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An Intercomparison of UW Cloud-Top Cooling Rates with WSR-88D Radar Data

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  • 1 Cooperative Institute for Meteorological Satellite Studies, University of Wisconsin—Madison, Madison, Wisconsin
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Abstract

The University of Wisconsin Convective Initiation (UWCI) algorithm utilizes geostationary IR satellite data to compute cloud-top cooling (UW-CTC) rates and assign CI nowcasts to vertically growing clouds. This study is motivated by National Weather Service (NWS) forecaster reviews of the algorithm output, which hypothesized that more intense cloud-top cooling corresponds to more vigorous short-term (0–60 min) convective development. An objective validation of UW-CTC rates using a satellite-based object-tracking methodology is presented, along with a prognostic evaluation of such cloud-top cooling rates for use in forecasting the growth and development of deep convection. In general, both a cloud object’s instantaneous and maximum cooling rate(s) are shown to be useful prognostic tools in predicting future radar intensification. UW-CTC rates are shown to be most skillful in detecting convective clouds that achieved intense radar signatures. The UW-CTC rate lead time ahead of the various radar fields is also shown, along with an illustration of the benefit of UW-CTC rates in operational forecasting. The results of this study suggest that convective clouds with the strongest UW-CTC rates are more likely to achieve significant near-term (0–60 min) radar signatures in such fields as composite reflectivity, vertically integrated liquid (VIL), and maximum estimated size of hail (MESH) compared to clouds that exhibit only weak UW-CTC rates.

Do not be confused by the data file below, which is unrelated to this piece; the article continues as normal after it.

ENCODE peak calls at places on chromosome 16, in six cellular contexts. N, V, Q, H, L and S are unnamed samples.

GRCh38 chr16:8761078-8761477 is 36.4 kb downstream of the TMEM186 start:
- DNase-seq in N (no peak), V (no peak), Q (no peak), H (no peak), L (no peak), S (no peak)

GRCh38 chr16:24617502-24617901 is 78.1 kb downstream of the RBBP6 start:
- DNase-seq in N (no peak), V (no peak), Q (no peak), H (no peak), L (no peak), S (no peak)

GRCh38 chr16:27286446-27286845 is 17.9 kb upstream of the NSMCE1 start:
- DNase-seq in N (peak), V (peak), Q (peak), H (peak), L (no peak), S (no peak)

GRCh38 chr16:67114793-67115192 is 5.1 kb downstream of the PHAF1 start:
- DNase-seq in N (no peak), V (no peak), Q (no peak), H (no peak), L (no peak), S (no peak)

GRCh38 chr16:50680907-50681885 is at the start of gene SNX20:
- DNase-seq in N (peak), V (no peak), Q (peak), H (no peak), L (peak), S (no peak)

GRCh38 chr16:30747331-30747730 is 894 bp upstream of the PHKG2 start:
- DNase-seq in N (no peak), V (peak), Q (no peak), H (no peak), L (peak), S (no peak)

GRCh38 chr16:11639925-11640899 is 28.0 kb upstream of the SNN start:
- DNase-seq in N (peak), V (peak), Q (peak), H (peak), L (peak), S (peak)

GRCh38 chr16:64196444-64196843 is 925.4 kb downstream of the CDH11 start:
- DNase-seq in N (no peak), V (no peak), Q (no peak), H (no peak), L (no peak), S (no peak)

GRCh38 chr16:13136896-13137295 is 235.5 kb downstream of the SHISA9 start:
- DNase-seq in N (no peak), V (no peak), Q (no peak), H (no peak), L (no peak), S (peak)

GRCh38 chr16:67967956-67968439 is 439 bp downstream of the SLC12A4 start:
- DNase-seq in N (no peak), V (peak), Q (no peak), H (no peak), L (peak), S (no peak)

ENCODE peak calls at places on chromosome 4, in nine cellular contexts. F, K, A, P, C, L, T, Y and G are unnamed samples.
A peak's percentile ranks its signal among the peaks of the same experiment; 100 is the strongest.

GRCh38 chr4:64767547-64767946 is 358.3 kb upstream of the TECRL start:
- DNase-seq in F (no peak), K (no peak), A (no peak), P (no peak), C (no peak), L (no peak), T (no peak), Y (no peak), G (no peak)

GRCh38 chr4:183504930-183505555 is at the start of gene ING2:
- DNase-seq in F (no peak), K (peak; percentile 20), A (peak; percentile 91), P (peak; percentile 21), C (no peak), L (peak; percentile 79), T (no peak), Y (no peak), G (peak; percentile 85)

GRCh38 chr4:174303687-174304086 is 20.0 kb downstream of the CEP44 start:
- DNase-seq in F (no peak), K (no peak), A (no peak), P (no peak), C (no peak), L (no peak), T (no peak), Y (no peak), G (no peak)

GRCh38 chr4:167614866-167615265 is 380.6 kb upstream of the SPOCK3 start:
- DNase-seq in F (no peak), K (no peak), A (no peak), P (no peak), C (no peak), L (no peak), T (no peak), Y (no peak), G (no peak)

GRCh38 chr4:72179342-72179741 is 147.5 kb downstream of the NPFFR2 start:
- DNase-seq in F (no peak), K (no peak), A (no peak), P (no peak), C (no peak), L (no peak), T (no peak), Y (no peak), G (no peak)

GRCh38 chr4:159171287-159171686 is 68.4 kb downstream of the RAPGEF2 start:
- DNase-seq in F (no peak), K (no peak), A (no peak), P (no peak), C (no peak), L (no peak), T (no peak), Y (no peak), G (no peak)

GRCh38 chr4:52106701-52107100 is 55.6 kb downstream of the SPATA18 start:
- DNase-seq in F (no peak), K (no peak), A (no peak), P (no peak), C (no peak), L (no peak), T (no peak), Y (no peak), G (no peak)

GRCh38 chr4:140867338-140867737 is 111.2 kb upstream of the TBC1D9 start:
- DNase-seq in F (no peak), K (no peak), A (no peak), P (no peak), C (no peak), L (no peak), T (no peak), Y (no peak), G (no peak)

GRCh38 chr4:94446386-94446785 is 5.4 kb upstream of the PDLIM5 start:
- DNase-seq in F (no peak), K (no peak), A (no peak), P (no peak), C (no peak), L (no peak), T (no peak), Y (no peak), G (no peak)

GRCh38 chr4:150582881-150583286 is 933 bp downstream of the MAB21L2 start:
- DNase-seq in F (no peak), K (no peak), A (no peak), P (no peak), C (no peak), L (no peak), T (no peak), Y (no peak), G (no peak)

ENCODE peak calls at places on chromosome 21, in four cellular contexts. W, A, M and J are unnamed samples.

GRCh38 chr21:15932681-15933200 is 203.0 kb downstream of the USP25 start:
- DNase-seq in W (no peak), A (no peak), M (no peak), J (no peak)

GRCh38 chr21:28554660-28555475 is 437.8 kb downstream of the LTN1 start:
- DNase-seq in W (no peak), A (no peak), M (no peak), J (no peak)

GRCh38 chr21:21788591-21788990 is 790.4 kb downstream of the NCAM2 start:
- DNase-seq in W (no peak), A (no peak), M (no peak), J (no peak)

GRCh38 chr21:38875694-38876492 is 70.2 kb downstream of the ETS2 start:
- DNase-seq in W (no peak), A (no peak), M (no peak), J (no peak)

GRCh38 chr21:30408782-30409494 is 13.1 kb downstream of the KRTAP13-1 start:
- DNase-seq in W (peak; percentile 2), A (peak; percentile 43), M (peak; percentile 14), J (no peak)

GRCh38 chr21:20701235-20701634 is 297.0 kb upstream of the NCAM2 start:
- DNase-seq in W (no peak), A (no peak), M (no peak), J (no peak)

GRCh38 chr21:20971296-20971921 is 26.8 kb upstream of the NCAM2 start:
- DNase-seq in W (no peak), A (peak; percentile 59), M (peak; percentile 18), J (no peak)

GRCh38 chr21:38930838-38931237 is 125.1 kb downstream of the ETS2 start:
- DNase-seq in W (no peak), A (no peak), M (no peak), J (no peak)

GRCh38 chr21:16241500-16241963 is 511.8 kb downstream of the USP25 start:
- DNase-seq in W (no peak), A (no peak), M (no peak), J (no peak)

Corresponding author address: Daniel Hartung, 1225 W. Dayton St., Madison, WI 53706. E-mail: daniel.hartung@ssec.wisc.edu

Abstract

The University of Wisconsin Convective Initiation (UWCI) algorithm utilizes geostationary IR satellite data to compute cloud-top cooling (UW-CTC) rates and assign CI nowcasts to vertically growing clouds. This study is motivated by National Weather Service (NWS) forecaster reviews of the algorithm output, which hypothesized that more intense cloud-top cooling corresponds to more vigorous short-term (0–60 min) convective development. An objective validation of UW-CTC rates using a satellite-based object-tracking methodology is presented, along with a prognostic evaluation of such cloud-top cooling rates for use in forecasting the growth and development of deep convection. In general, both a cloud object’s instantaneous and maximum cooling rate(s) are shown to be useful prognostic tools in predicting future radar intensification. UW-CTC rates are shown to be most skillful in detecting convective clouds that achieved intense radar signatures. The UW-CTC rate lead time ahead of the various radar fields is also shown, along with an illustration of the benefit of UW-CTC rates in operational forecasting. The results of this study suggest that convective clouds with the strongest UW-CTC rates are more likely to achieve significant near-term (0–60 min) radar signatures in such fields as composite reflectivity, vertically integrated liquid (VIL), and maximum estimated size of hail (MESH) compared to clouds that exhibit only weak UW-CTC rates.

Corresponding author address: Daniel Hartung, 1225 W. Dayton St., Madison, WI 53706. E-mail: daniel.hartung@ssec.wisc.edu
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